Coronavirus cases rise by 3,000 in a single day thanks to increased testing as death toll rises by two to 41,551

THE UK has seen an increase of nearly 3,000 cases over the past day – the highest increase in more than three months.

The 2,988 new coronavirus cases is up from the 1,813 infections announced yesterday, marking the biggest single-day jump since May 23.

But despite the spike in cases, the UK's official death toll increased by two – bringing the death toll to 41,551.

The number of Covid-19 deaths in hospitals has increased by three in the last 24 hours.

Ministers have shown continuous concern over the number of 'hotspots in northern towns in the country.

Scotland, Northern Ireland and Wales still have no new deaths but announced 208, 106 and 98 new confirmed cases of Covid-19, respectively.

The highest increase was 710 on April 12 – when the UK was in full lockdown.

Sunday death tolls tend to be lower than those reported midweek due to a lag in reporting weekend fatalities.

On August 9, 10 fatalities were reported, four on August 16, three on August 23 and three on August 30.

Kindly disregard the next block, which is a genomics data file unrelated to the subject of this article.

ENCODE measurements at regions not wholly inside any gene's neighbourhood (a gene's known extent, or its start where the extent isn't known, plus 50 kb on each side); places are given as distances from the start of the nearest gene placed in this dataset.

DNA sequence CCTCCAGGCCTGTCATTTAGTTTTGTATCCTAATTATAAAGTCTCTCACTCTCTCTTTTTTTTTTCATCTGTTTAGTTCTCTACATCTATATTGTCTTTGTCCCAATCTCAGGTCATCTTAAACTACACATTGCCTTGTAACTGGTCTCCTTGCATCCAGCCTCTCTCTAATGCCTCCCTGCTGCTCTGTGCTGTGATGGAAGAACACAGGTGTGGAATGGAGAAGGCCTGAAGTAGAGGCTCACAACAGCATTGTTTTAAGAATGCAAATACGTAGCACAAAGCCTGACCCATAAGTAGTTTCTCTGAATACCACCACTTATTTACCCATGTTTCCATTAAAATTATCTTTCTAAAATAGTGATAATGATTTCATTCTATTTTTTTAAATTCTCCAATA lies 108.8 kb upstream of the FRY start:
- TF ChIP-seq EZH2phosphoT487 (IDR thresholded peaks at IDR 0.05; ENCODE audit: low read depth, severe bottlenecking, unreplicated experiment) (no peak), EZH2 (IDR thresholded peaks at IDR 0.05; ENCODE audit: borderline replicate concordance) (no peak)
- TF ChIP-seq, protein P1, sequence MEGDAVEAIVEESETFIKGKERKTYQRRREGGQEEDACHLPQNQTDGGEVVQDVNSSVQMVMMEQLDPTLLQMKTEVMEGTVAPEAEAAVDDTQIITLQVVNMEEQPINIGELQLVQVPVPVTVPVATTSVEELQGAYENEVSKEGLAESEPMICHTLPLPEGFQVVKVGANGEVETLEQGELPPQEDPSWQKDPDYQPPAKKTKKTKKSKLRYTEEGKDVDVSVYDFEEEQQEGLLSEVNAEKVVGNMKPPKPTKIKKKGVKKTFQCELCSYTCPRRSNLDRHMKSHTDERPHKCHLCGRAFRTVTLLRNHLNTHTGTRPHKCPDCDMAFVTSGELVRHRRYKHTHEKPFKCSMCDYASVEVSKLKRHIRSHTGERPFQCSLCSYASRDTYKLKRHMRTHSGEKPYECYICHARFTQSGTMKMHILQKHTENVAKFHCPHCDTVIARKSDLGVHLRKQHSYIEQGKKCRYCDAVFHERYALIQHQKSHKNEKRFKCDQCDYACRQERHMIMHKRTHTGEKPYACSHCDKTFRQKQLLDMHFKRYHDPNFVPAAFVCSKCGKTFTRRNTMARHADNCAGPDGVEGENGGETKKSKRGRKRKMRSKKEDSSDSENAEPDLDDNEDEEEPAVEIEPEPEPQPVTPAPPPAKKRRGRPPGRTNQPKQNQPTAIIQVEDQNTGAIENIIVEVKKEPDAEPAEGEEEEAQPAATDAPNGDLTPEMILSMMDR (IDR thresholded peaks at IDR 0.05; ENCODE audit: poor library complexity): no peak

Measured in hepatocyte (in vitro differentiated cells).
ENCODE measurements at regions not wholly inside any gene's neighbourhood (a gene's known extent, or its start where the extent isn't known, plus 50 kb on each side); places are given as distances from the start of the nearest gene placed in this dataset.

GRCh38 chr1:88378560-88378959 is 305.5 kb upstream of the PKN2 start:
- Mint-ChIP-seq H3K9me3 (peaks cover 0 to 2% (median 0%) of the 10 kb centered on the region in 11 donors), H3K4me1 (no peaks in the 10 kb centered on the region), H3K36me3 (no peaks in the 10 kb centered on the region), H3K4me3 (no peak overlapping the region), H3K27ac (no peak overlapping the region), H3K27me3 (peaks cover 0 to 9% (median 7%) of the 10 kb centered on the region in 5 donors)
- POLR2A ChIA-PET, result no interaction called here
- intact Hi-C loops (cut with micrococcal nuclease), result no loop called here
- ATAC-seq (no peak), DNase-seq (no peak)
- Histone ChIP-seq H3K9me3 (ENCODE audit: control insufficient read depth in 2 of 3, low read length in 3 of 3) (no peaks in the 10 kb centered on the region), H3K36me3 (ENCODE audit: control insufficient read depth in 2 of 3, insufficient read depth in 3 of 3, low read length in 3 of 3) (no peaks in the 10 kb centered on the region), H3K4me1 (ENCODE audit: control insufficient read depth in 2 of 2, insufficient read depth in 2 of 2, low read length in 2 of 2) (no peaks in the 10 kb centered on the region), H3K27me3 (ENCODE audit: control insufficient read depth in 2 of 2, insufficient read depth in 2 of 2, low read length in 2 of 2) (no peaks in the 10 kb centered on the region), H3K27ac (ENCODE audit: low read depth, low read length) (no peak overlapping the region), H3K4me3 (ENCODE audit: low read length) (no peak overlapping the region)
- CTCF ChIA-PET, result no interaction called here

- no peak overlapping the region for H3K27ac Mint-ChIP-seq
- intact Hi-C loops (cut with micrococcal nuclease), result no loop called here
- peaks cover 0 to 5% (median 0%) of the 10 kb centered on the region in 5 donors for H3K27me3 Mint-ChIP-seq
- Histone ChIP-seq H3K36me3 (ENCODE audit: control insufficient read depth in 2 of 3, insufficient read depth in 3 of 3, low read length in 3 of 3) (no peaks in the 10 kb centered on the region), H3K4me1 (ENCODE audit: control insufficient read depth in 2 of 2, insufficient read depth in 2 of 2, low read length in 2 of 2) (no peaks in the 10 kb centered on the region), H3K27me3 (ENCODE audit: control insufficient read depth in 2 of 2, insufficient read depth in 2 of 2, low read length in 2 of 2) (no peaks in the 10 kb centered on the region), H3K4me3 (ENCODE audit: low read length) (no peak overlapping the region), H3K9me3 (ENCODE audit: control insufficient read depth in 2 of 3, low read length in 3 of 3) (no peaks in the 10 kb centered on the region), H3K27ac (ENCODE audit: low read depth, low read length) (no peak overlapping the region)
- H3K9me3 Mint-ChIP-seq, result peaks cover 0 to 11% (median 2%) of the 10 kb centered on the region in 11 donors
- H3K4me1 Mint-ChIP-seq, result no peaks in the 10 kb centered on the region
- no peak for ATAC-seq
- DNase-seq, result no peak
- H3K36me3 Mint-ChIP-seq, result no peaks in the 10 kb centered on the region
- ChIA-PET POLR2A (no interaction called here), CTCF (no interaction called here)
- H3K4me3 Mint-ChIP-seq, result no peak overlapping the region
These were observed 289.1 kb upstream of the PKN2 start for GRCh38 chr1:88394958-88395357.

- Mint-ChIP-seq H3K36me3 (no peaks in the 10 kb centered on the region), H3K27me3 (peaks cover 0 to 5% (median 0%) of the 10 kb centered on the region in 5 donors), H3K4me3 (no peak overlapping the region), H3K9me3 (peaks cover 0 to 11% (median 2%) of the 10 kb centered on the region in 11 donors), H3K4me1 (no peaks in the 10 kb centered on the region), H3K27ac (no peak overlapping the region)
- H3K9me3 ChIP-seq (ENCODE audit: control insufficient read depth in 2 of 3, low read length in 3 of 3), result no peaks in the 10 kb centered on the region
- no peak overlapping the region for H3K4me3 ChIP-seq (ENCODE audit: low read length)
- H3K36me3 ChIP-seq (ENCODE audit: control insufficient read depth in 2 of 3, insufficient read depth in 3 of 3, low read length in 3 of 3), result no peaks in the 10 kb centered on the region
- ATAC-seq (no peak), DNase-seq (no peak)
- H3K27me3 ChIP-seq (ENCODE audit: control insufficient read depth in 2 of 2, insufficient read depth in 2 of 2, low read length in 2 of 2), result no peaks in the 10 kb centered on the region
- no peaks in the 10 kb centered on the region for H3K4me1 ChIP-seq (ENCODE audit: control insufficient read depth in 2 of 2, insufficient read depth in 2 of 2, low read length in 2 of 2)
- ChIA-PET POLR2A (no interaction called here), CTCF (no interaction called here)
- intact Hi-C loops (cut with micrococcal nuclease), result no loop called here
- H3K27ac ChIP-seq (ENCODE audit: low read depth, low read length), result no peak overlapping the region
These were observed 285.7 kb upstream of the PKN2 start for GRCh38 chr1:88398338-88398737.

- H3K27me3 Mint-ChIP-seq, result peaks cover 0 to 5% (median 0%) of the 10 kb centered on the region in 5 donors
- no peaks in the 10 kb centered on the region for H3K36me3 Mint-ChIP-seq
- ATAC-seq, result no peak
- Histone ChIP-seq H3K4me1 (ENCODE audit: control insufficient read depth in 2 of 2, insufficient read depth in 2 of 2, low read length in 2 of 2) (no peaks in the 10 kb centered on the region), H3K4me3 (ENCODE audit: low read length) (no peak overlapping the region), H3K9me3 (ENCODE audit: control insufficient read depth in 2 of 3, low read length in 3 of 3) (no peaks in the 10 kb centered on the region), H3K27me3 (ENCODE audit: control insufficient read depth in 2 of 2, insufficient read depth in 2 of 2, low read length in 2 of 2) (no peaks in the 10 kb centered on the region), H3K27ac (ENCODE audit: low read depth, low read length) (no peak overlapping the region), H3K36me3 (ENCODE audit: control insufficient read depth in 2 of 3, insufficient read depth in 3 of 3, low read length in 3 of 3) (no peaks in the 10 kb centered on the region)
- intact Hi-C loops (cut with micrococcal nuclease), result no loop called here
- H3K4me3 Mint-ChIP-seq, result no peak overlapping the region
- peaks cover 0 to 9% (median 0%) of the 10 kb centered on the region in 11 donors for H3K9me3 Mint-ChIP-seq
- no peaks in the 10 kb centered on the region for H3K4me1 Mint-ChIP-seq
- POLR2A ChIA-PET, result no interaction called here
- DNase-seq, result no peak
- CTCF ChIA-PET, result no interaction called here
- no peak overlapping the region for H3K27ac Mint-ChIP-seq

This comes as quarantine rules for passengers arriving into the UK could be slashed to just eight days amidst warnings that the 14-day rule is “strangling” the economy. 

It comes as businesses and MPs warned Boris Johnson of the colossal damage done to the travel sector by the policy.

The Mail on Sunday reports that the officials are looking at the option of testing people for the virus eight days after they arrive into the country. 

However, government sources stressed to the paper that no decision has yet been taken. 

Foreign secretary Dominic Raab also told the BBC's 'Andrew Marr Show' this morning that a testing policy for incoming travellers was "under review".

However, he stressed that testing it was "no silver bullet" – and would help "ease up" on quarantine but not eliminate the need for it completely.

Boris Johnson is also said to have told Tory MPs of his hopes for an “infectiousness test” earlier this week, which would reveal patients who had tested positive for the virus but not pass it on to others. 

The plans for an “infectiousness test” were revealed at a meeting of the 1922 Committee, with one attendee remarking that “we were led to believe fast testing is coming down the line”. 

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